Used Citroen Berlingo Multispace Door Check Straps
All used Citroen Berlingo Multispace Door Check Straps listed on Breakeryard.com are tested, original (OEM) manufacturer parts and come with a 14 day money back guarantee. Breakeryard.com listed used car parts for Citroen Berlingo Multispace are from premium breaker yards from across the UK, saving you up to 80% compared to main dealer prices.
About Door Check Straps
The Berlingo Multispace Citroen door check straps is the part that stops the door opening too far and too fast.
It allows the car door to stay open fully open as well as enabling a half way stopping point when you open the door, stopping the door from swinging open too far, which can damage the hinges, while also stopping the door from slamming shut.
Positioned directly beneath the top door hinge, the Berlingo Multispace Citroen door check straps connects to the door, usually with pins or bolts, and is concealed in the A-post. The components that hold the check straps to the car body are inserted through a sheet which is welded, from the inside, to the car body.
If the securing bolts or pins are loose this can damage the door strap mechanism and cause the door to rock when it is opened or closed. The metal can wear if bolts are not secured properly and this can result in needing to replace the Berlingo Multispace Citroen door check straps. Parts like this do, over the course of time, wear out, corrode and stop functioning properly. When looking to replace this part with one that is compatible with your car, buying a new Berlingo Multispace Citroen door check straps is the ideal choice.
- In 1968, Citroën bought control of the Italian car firm Maserati. That purchase led to the design of the Citroën GT, which came with hydro-pneumatic suspension and a V6 engine. It did well in terms of sales, but production of the last version, the DS23 Pallas Electronique, was stopped in 1975 after the '73 oil crisis.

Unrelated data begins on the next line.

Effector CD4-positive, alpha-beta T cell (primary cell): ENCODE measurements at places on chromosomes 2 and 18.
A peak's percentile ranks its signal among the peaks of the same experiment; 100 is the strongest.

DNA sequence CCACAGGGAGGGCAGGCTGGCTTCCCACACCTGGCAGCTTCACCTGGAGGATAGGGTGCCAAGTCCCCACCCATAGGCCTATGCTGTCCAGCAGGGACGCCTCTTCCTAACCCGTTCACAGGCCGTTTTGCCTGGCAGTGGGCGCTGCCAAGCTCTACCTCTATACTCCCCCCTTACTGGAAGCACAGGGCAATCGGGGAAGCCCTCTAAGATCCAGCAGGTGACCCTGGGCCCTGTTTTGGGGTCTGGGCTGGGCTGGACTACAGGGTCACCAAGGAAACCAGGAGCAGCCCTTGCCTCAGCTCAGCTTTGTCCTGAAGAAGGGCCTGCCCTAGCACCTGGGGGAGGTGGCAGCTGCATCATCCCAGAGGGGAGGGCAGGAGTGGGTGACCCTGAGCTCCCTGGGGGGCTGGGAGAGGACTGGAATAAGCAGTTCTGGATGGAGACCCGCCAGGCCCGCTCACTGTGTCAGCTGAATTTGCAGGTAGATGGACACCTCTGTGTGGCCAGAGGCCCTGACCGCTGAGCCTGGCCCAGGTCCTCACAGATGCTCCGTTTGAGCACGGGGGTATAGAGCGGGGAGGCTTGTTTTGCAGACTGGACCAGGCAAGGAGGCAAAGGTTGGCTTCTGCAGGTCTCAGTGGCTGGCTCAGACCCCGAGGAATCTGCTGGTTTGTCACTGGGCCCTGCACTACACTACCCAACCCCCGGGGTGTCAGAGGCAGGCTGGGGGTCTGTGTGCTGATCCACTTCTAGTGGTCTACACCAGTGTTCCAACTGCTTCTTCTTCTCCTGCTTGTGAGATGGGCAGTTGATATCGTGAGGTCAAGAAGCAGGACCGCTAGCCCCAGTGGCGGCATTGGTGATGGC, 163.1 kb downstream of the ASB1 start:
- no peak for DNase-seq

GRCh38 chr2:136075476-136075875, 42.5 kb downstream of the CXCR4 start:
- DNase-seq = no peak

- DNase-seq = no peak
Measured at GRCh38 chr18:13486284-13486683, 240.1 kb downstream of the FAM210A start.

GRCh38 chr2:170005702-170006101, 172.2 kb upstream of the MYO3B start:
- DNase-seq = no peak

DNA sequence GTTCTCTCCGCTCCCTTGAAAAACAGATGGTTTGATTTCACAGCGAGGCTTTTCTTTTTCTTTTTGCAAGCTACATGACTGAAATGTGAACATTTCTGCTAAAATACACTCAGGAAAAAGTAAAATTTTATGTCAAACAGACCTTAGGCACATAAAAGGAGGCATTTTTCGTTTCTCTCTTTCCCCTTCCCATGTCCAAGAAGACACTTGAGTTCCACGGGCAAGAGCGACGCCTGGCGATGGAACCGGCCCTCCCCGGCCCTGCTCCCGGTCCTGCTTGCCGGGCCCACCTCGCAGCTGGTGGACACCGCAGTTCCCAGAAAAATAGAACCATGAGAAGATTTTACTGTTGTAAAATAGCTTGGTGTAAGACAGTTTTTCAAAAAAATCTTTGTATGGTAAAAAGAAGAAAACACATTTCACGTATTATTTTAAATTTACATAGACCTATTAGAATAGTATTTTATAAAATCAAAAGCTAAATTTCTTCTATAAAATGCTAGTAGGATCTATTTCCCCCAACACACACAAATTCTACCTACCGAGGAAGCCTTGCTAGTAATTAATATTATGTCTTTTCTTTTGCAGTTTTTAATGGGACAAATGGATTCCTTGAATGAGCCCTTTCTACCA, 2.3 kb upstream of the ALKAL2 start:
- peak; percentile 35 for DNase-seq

- After WWII, Michelin owned Citroën and wanted to make a car for the people. The Citroën 2CV was designed for driving on French roads, so it was incredibly sturdy, and tests were carried out by driving through ploughed fields with trays of eggs on the seats. Although changes in design happened, some version of the Citroën 2CV was in production from 1949 all the way through to 1990.
- Thanks to Citroën, the French driver Sebastien Loeb is the single most successful driver in the entire history of the World Rallying Championship. Nine consecutive driver's titles were won by Loeb in the time between 2004 and 2012, driving cars such as the Xsara, the C4, and the DS3.
- French president Charles de Gaulle's life was saved by Citroën not once, but twice. In 1961 a Citroën DS managed to stay intact despite there being a bomb made of plastic explosive, dynamite, oil, and nails. It even managed to drive away from the scene. In 1962, de Gaulle was attacked again, this time with machine guns, but the Citroën again managed to get away from the would-be assassins.
- The founder of the company, André Citroën, is renowned as something of a genius when it comes to marketing. He specifically targeted adverts for the 1922 Citroën Type C at women owners, and soon after the car became very popular, earning the nickname 'Petit Citron' after the distinctive lemon yellow paint job.